On taking possession of the Cathedral of Rome (May 7, 2005)
Dear Father Cardinals,
Dear Brothers in the Episcopate,
Dear Brothers and Sisters,
Today, when I can sit for the first time on the Chair of the Bishop of Rome as Successor of Peter, is the day on which the Church in Italy celebrates the Feast of the Ascension of the Lord. At the centre of this day we find Christ. And it is also only thanks to him, thanks to the mystery of his Ascension, that we can understand the significance of the Chair, which in turn is the symbol of the Bishop’s power and responsibility.
So what does the Feast of the Ascension of the Lord mean for us? It does not mean that the Lord has departed to some place far from people and from the world. Christ’s Ascension is not a journey into space toward the most remote stars; for basically, the planets, like the earth, are also made of physical elements.
Christ’s Ascension means that he no longer belongs to the world of corruption and death that conditions our life. It means that he belongs entirely to God. He, the Eternal Son, led our human existence into God’s presence, taking with him flesh and blood in a transfigured form.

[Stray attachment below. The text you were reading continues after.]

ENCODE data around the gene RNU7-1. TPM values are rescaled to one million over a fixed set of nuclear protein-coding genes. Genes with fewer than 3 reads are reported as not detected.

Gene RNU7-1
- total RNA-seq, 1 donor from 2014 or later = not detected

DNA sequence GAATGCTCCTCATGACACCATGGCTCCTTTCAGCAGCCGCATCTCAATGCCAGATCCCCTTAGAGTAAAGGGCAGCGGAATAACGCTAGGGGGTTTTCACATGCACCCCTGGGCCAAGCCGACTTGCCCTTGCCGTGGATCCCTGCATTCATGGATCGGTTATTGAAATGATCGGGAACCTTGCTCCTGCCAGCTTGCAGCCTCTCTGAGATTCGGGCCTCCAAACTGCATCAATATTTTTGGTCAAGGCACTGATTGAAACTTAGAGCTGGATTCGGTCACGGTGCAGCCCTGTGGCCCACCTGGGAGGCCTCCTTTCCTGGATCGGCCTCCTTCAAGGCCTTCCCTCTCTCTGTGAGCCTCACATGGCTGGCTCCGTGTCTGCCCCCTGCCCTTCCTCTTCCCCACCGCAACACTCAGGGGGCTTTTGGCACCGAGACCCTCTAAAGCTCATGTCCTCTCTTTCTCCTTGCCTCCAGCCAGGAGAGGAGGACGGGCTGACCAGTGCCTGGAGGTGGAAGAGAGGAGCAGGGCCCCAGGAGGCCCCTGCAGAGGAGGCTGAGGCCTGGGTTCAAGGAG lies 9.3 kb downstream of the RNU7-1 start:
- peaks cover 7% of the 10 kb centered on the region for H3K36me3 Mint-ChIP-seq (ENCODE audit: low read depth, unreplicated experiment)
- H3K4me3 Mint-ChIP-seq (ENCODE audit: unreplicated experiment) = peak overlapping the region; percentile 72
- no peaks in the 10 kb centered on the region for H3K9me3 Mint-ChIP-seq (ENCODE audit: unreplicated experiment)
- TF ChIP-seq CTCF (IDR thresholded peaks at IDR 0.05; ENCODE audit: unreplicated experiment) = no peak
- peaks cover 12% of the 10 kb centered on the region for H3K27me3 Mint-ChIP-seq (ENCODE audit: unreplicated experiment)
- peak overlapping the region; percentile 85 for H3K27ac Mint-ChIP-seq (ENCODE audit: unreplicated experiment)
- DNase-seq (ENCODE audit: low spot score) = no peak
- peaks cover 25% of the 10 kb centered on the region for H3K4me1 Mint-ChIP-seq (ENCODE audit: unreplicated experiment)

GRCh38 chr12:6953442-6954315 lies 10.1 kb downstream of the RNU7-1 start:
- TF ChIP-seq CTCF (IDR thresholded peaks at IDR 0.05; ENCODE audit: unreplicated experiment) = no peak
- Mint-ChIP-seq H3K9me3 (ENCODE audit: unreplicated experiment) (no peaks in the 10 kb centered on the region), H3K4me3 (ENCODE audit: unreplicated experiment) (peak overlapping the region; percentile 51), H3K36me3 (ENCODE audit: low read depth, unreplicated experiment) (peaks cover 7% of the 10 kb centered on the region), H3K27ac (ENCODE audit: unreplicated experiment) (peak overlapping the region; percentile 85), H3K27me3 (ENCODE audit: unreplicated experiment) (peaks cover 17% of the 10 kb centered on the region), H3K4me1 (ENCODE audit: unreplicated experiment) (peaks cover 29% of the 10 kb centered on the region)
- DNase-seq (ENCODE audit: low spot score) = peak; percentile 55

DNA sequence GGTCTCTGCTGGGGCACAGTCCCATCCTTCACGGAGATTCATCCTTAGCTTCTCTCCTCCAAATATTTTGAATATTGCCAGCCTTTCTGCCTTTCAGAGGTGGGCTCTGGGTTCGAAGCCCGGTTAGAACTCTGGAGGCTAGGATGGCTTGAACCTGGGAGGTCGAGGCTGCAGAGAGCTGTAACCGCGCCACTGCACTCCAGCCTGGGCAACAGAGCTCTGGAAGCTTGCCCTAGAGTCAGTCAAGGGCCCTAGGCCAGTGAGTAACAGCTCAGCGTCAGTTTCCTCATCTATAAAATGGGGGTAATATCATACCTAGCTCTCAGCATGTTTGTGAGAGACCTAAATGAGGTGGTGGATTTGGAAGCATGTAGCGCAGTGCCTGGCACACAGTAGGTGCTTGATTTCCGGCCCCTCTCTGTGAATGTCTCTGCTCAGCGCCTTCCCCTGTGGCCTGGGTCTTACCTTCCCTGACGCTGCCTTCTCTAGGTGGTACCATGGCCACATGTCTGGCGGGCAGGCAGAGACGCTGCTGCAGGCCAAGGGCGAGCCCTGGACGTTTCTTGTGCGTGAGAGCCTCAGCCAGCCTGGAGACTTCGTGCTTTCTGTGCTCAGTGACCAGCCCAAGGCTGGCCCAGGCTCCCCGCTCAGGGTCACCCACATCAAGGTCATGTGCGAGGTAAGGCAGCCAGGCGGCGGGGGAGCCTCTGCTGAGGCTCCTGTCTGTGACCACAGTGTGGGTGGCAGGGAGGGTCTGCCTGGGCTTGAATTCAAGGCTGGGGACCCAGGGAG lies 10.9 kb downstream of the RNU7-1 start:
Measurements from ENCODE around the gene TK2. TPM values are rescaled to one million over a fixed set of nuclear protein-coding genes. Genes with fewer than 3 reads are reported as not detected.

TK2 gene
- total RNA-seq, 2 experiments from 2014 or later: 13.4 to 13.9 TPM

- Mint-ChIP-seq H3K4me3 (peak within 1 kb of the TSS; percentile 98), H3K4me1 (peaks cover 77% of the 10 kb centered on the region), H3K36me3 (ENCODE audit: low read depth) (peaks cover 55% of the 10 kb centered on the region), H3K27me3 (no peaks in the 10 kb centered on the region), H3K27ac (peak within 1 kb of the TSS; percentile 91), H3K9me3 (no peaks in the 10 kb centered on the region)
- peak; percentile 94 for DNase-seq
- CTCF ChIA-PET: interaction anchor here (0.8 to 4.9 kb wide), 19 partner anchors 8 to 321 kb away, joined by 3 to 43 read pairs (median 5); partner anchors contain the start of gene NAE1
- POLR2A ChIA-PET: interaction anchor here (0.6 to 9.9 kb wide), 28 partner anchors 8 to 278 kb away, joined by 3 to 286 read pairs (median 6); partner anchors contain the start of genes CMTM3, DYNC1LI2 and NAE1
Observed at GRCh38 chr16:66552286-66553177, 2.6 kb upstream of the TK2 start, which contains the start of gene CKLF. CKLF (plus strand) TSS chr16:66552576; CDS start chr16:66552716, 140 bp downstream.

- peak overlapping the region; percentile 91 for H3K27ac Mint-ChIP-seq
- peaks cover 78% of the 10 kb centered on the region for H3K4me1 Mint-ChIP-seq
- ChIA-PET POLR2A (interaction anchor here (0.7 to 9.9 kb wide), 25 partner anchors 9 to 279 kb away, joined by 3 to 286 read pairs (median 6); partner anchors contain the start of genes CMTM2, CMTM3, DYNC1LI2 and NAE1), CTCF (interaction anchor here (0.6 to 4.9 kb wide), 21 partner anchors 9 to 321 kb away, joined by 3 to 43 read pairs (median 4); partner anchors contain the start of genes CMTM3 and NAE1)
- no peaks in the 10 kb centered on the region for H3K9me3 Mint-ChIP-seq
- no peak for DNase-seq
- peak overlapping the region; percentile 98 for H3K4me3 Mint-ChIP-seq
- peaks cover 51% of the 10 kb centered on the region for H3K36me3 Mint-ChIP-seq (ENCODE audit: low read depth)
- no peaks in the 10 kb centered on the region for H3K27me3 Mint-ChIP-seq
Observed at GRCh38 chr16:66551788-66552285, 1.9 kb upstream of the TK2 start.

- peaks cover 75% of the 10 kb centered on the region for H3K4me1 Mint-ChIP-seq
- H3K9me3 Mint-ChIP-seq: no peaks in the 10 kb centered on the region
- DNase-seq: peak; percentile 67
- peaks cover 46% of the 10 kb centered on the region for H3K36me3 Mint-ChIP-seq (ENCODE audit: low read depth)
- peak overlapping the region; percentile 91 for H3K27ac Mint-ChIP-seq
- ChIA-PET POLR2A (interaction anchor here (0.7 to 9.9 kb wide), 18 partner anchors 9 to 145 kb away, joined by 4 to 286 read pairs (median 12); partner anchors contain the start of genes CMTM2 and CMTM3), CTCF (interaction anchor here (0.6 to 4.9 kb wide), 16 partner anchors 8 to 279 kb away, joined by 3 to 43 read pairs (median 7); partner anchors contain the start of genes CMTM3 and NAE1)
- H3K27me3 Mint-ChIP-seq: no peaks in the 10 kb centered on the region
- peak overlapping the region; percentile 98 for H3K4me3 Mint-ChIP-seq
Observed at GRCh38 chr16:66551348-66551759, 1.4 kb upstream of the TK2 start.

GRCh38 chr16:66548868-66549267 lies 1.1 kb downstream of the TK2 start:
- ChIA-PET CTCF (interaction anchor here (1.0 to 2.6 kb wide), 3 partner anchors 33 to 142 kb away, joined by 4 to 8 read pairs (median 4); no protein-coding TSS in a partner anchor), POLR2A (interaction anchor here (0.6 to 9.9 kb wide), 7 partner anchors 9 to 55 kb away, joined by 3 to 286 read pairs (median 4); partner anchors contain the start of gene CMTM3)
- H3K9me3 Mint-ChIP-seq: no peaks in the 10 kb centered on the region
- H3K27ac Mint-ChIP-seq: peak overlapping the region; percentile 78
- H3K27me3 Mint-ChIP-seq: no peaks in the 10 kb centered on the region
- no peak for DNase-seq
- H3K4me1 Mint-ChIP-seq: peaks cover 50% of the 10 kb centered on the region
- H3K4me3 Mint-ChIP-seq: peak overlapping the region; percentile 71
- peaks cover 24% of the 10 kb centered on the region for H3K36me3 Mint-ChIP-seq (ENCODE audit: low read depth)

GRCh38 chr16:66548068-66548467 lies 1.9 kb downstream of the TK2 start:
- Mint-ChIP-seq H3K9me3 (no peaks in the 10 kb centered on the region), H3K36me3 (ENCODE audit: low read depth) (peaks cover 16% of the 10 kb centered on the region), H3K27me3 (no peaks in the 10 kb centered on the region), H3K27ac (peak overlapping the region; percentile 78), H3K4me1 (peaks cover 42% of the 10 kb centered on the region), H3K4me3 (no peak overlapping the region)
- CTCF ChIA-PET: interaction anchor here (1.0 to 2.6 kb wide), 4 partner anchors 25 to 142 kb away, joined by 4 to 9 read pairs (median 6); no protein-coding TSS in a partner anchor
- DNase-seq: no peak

The human being finds room in God; through Christ, the human being was introduced into the very life of God. And since God embraces and sustains the entire cosmos, the Ascension of the Lord means that Christ has not departed from us, but that he is now, thanks to his being with the Father, close to each one of us for ever. Each one of us can be on intimate terms with him; each can call upon him. The Lord is always within hearing. We can inwardly draw away from him. We can live turning our backs on him. But he always waits for us and is always close to us.
From the readings of today’s liturgy we also learn something more about the concrete way the Lord makes himself close to us. The Lord promises the disciples his Holy Spirit. The first reading that we heard tells us that the Holy Spirit will give “power” to the disciples; the Gospel adds that he will guide them to the whole truth. As the living Word of God, Jesus told his disciples everything, and God can give no more than himself. In Jesus, God gave us his whole self, that is, he gave us everything. As well as or together with this, there can be no other revelation which can communicate more or in some way complete the Revelation of Christ. In him, in the Son, all has been said to us, all has been given.